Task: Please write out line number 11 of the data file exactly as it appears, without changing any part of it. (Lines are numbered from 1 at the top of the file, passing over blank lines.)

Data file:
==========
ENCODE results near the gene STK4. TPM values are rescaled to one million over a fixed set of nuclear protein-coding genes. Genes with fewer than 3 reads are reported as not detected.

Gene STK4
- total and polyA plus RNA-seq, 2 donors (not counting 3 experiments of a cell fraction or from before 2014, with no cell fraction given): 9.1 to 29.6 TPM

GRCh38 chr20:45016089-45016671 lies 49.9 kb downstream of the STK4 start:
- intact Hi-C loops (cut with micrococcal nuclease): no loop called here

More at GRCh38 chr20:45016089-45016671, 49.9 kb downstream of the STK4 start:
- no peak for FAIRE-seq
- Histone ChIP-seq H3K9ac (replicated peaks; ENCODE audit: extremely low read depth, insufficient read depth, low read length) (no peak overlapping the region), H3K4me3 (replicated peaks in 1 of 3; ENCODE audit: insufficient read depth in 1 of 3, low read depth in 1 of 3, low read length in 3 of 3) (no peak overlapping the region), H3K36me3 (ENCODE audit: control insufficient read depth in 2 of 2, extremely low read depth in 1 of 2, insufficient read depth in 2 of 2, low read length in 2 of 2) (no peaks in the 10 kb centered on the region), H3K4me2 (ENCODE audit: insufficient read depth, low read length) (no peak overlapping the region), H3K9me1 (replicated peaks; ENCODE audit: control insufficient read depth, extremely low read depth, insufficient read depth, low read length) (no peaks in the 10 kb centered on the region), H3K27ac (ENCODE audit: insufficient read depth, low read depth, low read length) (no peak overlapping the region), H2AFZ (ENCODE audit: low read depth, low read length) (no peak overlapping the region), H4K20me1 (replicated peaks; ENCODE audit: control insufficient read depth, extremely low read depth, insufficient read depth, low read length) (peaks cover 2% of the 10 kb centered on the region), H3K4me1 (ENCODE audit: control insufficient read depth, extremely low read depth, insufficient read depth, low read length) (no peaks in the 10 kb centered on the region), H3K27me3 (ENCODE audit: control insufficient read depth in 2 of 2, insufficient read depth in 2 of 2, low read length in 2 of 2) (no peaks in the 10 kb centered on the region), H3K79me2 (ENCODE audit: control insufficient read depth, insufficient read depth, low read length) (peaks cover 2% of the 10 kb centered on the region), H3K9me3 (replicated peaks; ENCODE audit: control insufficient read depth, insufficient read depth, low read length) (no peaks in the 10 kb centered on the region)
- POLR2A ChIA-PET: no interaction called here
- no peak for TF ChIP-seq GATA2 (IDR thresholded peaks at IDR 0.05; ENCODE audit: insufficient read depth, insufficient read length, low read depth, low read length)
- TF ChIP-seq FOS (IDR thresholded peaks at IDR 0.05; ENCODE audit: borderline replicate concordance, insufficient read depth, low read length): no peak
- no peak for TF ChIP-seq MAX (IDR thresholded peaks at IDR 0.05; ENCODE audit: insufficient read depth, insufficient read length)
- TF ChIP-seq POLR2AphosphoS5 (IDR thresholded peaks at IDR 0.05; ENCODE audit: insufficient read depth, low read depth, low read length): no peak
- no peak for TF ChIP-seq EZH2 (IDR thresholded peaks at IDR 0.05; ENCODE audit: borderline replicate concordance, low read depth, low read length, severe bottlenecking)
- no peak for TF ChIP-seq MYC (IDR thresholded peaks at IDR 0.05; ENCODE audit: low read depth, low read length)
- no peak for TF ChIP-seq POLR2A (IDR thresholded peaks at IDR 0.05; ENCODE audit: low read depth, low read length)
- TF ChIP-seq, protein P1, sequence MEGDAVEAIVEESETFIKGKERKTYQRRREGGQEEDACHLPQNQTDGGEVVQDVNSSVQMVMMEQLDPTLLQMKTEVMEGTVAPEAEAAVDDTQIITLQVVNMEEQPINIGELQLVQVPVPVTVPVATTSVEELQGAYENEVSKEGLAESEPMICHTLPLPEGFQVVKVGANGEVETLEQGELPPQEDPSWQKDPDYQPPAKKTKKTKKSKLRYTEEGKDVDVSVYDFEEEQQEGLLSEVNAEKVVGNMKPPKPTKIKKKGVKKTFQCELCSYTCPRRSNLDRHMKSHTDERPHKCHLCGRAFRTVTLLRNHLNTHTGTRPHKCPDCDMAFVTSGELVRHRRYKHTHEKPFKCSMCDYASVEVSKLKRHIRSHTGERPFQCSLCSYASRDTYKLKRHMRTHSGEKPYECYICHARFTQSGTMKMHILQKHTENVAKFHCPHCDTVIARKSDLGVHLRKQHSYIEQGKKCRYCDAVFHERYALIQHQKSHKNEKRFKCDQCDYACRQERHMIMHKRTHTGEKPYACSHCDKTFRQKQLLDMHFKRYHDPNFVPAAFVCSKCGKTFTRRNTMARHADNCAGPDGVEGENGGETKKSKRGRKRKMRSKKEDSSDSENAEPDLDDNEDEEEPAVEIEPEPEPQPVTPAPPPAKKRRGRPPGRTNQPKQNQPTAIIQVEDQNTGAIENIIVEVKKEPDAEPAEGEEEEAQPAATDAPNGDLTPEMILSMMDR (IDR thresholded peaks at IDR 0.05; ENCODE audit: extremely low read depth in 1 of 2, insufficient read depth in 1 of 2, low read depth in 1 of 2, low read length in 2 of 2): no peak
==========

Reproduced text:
- TF ChIP-seq FOS (IDR thresholded peaks at IDR 0.05; ENCODE audit: borderline replicate concordance, insufficient read depth, low read length): no peak